Some games stick in the memory. They’re like the smell of freshly mown grass, or a particular song, or a line from a movie. Just hearing their name mentioned transports you back to the first time you played them, to the chair you were sat in and the weight of the controller in your hand. They’re not always classics, or even games you’d go back to and play again, but they hold a special place in your heart, and nothing will ever change that.
I didn’t pick Jet Set Radio up at the Sega Dreamcast’s launch. In fact, I’m pretty sure that the copy I had was someone else’s. Probably my brother’s. But for three weeks in April 2001, I played it almost constantly, stopping only to eat, sleep, and engage with the minimum ablutions a seventeen-year-old male can get away with.
It’s hard to express just how different the game was from everything else back then. This was the era of polygon counts and ‘realism’, when games were all about the numbers, about smooth lines and draw distances. Greys and browns were already becoming the norm, yet here was this multicolour burst of frantic, cell-shaded, neon madness.
The game was a rollerblading, graffiti tagging maelstrom of Japanese cool, with a soundtrack fit to bursting with upbeat techno noise. It was a game of rebellion, about escaping the cops and making your mark on an urban landscape. It mixed third person action with quick time tagging swipes and a subversive, intelligent swagger.
A tale of gang warfare, played out not with fists or guns, but with paint cans and grind rails, Jet Set Radio was about building up your crew. You recruited other skaters by beating them in challenges, and once they joined your gang, the GGs, you could use their talents to complete other levels. And all to the dulcet tones of the eponymous radio station — enough to plaster a smile across anyone’s face.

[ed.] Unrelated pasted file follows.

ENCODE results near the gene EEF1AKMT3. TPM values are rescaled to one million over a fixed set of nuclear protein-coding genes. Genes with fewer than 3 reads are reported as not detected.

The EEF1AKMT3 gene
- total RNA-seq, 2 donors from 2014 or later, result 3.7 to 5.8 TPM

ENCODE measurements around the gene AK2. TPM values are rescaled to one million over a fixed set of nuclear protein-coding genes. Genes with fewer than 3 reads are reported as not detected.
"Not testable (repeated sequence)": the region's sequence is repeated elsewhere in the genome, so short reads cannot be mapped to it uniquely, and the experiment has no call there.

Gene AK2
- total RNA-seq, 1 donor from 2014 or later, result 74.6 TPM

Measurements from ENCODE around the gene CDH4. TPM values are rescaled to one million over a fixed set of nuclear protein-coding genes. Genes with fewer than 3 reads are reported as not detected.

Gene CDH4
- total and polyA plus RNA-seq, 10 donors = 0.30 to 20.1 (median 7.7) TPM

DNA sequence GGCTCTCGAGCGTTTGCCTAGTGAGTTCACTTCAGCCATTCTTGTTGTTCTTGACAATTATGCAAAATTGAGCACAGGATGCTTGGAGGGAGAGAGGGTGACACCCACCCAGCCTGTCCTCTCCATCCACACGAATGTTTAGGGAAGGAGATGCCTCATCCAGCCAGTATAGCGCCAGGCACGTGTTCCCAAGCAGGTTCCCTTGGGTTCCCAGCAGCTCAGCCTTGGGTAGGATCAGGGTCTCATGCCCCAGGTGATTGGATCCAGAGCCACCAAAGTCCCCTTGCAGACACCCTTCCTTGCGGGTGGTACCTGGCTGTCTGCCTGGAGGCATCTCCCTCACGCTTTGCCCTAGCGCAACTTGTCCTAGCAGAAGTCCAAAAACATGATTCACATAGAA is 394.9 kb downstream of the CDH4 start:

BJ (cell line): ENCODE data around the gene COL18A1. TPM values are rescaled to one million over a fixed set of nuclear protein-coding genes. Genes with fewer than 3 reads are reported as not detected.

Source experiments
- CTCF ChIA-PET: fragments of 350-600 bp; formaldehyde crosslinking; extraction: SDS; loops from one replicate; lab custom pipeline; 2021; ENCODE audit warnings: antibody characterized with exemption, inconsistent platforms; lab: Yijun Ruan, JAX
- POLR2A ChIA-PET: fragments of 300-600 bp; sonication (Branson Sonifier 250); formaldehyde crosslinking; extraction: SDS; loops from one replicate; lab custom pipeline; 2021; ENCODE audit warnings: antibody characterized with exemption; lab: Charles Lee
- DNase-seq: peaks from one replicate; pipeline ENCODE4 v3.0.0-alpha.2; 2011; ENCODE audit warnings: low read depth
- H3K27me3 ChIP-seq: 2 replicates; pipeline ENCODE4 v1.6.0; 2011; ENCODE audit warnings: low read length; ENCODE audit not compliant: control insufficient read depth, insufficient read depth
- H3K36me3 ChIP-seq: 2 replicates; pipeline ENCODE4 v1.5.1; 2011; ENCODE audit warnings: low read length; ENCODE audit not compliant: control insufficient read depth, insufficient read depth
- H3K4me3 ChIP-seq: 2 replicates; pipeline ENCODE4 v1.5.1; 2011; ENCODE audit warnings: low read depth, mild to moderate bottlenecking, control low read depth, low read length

That first level proper — grinding through Shibuya Bus Station while chased by policemen that run like they have hot coals in their boots — is one of the defining moments of 21st century gaming. Few games, before or since, have managed to be so individual, yet so utterly playable. Leaping over the bus garages to collect spray cans, sliding down handrails in an attempt to perform that awesome grind (that you knew was possible, but could never quite pull off), these were your initiation into something special.
Jet Set Radio was a unique experience, and while it was followed a couple of years later by an Xbox sequel (Jet Set Radio Future), the magic of the first game was largely missing; that indefinable quality and full-on sensory assault somehow gone. The lashings of colour, the incomparable cell-shaded vistas and the upbeat soundtrack that made the thrill of the chase the only thing that mattered.
We are currently faced by a gaming industry in which violence, army men and muted colours form the deeply dug foundations. Jet Set Radio serves as a reminder that there can be colour, fun and hope; and that sometimes the games that stick in the memory are those that shine the brightest.